Ken Henderson’s death really shocked me. I didn’t feel like working for a few days after I learned the news.
I met Ken twice. The first time was when I was at PASS (SQL Server conference) in Grapevine, Texas. Then I just admired him from afar. We may have traded pleasantries. I remember attending Microsoft PSS lab, and bumped into him there too. He struck me as a humble, knowledgeable person that is easy to talk to, a terrific human being. I also met Bob Ward and Bart Duncan there. They are all great folks.
The second time, I was at PASS conference in Barcelona. We may have had a longer conversation, the details of which I couldn’t remember now. When we saw each other, I remember he greeted me by gesturing toward me with a pointed index finger, kinda like cool dudes greeting each other on the streets. As an aspiring information technology professional, I sought his counsel on how to go to the next level, and I remember getting plenty of encouragement from him, which meant a lot.
In the ensuing years, we traded emails a few times. I have his The Guru’s Guide to SQL Server Architecture and Internals book, but never really finished it. That seemed to be the norm for me. I have what I call a “guerilla style of learning” when it comes to IT: I find what I need, and then move on. I am thinking of changing that habit, really dig deep through good technical books by reading cover to cover. Ken’s books will be a great starting point. His preface to this book, where he talked briefly about his childhood growing up in rural Oklahoma, touched me greatly.
When browsing through his books at bookstores 4 or 5 years ago, I remembered that I flipped through the pages looking for his snappy, clever quotes at the beginning of each chapter. Two of the which had lasting impressions: one was a translated Chinese saying: “Of the thirty-six alternatives, running away is the best option”. I was slightly amused by its translation. The other quote was from Truman Capote, the content of which I forgot, probably something about his way of writing, but it served as the first introduction for me to Capote’s work. I read a few short stories by Capote last November, and enjoyed it, although I have to say they all feel kind of weired/queer?. No offense, though. Someday I will watch the Capote movie.
Speaking of movies, I vaguely remember that Ken is a movie fan, and may even have a separate blog for it. I remember he took George Will to task in one of his posts, but I couldn’t find that blog address now.
I learned today that Ken is also the author of this fascinating blog: Infidelis Maximus — Atheism, unbelief, and other subjects of interest to religious infidels. I just had time to browse through a little bit, and I have to say I really enjoyed it.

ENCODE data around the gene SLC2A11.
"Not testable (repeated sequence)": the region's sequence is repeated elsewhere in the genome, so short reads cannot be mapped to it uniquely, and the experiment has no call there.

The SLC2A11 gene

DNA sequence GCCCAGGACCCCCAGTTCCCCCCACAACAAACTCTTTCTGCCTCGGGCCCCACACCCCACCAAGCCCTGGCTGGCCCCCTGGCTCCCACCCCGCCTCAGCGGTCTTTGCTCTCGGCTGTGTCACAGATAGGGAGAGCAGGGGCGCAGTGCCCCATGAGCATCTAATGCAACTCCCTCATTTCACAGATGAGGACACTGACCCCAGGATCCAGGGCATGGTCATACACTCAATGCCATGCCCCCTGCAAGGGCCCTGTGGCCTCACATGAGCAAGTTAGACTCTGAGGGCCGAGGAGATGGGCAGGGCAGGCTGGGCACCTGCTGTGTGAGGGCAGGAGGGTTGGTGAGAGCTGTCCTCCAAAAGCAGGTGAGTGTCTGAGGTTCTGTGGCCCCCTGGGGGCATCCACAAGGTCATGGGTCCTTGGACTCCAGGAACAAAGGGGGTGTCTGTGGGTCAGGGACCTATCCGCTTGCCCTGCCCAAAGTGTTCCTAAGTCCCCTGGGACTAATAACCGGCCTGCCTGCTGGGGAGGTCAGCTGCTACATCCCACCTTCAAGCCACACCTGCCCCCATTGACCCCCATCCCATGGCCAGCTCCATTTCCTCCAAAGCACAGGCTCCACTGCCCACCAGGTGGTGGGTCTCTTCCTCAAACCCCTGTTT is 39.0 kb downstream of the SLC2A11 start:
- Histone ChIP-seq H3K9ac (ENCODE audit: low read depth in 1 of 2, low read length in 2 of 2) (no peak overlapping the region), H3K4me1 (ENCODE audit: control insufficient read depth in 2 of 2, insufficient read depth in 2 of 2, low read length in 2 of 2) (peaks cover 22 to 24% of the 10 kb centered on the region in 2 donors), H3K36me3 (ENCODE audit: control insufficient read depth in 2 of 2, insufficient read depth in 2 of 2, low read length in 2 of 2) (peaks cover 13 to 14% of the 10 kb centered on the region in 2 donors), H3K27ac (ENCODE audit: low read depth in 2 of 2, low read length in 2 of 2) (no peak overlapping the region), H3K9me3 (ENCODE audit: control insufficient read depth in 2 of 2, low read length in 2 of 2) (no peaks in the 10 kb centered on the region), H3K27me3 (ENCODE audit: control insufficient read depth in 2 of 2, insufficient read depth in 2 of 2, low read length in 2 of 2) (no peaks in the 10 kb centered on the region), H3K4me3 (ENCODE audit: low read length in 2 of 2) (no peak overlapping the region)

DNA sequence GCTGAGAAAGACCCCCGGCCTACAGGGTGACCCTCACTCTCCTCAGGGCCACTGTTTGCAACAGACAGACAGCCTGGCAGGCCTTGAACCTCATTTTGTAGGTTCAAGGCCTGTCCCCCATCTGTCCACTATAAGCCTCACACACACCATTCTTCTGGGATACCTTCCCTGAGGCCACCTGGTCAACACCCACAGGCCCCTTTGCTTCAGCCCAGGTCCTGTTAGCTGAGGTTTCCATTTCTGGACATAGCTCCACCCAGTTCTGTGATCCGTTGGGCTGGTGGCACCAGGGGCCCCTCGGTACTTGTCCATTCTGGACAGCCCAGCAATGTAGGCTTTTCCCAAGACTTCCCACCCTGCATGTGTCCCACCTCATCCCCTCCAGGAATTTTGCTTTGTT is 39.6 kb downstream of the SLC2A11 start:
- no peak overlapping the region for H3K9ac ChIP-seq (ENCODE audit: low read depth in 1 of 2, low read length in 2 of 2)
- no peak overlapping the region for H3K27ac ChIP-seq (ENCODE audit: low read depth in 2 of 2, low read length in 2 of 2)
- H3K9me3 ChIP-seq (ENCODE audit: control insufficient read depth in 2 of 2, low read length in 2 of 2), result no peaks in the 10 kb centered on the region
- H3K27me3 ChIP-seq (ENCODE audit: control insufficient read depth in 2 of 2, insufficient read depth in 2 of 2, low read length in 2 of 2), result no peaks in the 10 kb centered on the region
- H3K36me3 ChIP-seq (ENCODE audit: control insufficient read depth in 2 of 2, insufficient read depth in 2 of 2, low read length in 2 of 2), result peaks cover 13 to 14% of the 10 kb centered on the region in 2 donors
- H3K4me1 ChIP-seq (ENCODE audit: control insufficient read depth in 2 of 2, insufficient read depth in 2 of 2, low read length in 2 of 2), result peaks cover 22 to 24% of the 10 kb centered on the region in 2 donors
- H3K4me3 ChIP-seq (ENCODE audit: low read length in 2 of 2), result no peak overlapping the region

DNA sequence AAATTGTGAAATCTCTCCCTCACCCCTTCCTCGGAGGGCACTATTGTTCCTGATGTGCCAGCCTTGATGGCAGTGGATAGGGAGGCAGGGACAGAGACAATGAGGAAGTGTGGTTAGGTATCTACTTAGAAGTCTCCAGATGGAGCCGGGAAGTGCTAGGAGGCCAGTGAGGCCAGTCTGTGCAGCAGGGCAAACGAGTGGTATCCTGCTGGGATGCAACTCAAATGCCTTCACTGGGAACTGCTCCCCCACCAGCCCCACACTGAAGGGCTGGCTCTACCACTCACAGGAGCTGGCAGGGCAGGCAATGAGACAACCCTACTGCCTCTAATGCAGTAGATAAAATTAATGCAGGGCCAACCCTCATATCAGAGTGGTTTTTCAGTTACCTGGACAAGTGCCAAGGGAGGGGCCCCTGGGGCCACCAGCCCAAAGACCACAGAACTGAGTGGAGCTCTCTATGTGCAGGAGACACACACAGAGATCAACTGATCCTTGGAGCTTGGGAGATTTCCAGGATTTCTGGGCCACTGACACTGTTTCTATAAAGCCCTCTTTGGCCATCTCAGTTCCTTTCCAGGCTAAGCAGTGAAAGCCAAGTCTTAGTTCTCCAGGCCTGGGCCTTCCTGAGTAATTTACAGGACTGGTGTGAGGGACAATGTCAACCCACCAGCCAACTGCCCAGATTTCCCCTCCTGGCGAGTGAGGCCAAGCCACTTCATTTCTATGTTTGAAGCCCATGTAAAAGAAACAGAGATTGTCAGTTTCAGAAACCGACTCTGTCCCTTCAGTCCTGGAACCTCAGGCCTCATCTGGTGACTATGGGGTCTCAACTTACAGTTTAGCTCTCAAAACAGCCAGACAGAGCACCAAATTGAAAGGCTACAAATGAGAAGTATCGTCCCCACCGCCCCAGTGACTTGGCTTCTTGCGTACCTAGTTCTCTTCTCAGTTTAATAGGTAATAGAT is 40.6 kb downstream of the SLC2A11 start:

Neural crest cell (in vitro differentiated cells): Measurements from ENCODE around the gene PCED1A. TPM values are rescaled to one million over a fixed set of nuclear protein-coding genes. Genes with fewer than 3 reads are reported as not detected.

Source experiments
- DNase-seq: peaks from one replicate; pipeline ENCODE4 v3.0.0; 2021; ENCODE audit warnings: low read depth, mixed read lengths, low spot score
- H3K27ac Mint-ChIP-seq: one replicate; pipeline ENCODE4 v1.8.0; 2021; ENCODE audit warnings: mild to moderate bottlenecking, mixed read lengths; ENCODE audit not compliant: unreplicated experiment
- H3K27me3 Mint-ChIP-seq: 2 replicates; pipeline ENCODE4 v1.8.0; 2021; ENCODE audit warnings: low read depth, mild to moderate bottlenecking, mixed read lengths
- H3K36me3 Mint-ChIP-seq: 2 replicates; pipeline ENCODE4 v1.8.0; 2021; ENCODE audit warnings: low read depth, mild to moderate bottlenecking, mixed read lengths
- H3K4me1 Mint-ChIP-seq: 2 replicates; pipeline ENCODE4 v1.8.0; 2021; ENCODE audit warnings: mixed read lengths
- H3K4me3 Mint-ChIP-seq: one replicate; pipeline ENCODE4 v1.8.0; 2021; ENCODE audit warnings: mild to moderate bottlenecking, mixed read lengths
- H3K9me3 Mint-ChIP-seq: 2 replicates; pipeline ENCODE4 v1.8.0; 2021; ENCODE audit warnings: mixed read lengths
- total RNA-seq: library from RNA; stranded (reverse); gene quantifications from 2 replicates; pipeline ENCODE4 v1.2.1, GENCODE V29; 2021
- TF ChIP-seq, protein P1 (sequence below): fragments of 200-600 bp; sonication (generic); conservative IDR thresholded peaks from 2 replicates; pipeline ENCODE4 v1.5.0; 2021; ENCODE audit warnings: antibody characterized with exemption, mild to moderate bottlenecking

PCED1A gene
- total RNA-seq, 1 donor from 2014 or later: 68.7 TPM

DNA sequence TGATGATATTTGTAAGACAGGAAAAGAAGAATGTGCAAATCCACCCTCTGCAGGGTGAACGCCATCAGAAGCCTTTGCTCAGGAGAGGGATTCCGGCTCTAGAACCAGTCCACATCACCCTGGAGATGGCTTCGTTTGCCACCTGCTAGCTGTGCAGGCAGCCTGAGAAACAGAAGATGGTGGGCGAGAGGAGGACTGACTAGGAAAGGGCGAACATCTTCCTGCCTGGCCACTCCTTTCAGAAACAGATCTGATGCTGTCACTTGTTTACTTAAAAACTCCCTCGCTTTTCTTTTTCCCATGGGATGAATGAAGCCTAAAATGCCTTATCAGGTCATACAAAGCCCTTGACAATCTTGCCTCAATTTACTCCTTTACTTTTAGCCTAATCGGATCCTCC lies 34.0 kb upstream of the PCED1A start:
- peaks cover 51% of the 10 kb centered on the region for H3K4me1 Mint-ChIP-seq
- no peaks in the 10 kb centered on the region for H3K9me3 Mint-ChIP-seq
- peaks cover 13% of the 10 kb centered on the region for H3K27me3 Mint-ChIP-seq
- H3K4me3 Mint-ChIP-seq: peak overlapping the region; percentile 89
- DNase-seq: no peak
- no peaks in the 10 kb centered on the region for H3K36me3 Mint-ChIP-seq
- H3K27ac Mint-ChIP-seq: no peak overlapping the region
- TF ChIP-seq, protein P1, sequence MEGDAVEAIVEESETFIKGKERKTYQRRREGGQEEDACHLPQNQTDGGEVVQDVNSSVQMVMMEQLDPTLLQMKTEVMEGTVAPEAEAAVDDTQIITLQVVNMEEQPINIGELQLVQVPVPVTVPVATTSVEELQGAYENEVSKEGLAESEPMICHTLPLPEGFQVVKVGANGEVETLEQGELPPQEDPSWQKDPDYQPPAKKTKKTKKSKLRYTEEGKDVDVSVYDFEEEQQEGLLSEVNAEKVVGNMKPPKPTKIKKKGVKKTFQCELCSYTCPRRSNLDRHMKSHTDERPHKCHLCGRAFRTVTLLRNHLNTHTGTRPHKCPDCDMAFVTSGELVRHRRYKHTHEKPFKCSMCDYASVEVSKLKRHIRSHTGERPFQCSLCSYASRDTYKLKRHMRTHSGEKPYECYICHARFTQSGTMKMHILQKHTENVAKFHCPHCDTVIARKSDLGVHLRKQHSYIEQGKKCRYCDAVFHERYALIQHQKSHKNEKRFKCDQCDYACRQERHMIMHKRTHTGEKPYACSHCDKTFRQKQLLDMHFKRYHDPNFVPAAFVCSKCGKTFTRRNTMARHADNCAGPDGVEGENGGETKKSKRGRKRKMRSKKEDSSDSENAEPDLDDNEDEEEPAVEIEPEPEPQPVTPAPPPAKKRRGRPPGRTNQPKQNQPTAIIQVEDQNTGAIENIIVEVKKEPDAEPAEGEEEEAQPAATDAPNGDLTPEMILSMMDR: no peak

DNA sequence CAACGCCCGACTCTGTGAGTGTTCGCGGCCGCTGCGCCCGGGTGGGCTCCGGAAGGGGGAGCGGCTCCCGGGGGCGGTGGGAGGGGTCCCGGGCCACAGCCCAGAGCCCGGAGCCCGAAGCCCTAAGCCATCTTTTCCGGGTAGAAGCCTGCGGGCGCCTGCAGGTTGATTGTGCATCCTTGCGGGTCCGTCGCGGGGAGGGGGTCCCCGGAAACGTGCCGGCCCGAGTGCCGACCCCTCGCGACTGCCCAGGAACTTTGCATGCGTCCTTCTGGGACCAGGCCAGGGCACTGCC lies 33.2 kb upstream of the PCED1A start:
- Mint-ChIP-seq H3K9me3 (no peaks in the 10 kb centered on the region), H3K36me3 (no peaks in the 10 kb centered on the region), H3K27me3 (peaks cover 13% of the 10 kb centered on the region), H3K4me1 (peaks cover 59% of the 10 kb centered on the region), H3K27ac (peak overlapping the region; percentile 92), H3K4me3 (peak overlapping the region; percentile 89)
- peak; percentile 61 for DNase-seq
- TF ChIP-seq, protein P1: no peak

My condolences goes to his immediate family. What a wonderful, humble, eloquent, articulate, caring, and generous human being! He lives on in many people’s memories. Here I quote his essay “The Aging Champion” he wrote for SQL Server 2005 Practical Troubleshooting: The Database Engine, as the end of this post.
There’s a lesson to be learned here, and it has to do with the value of humility. Becoming arrogant and walling yourself off from the “little people” in the world is a fast ticket to stagnation. It’s a good way to stop growing professionally. There are no little people. The world moves too quickly not to learn all you can from whomever you can whenever you can. No matter how long I work in this business, I continue to learn from practically everyone around me—new people and old alike, experienced and inexperienced as well. I have always considered myself lucky to have worked with so many great people over the years.
No matter who you are, you are never above exchanging a warm greeting or lending a helping hand when you can. People frequently write me or contact me for help, sometimes with the most esoteric of questions, and I do the best I can to assist them. I’ve been where they are, and their requests keep me moving—they keep me on my toes. I’m keenly aware that I owe much of what I’ve learned over the years to the many fine people I’ve had the privilege of coming in contact with, and exchanging a cordial greeting with them or helping them in some small way is the least I can do.
And you have to remember that there is always someone out there who’s bigger and better. When you work harder at trying to hold other people back than at helping them realize their potential, you make what should be teamwork into a zero-sum game where only one party can win—everyone else, by definition, must lose. Even if you prevail for a time, this sets you up for what I call the aging champion syndrome. Eventually someone will come along that you can’t stop. He’ll be quicker or smarter or more determined than you in some way, and you’ll soon find yourself lying flat on your back, knocked out of the match, staring up at the ref while he shouts out the 10-count, wondering why no one listens to you anymore.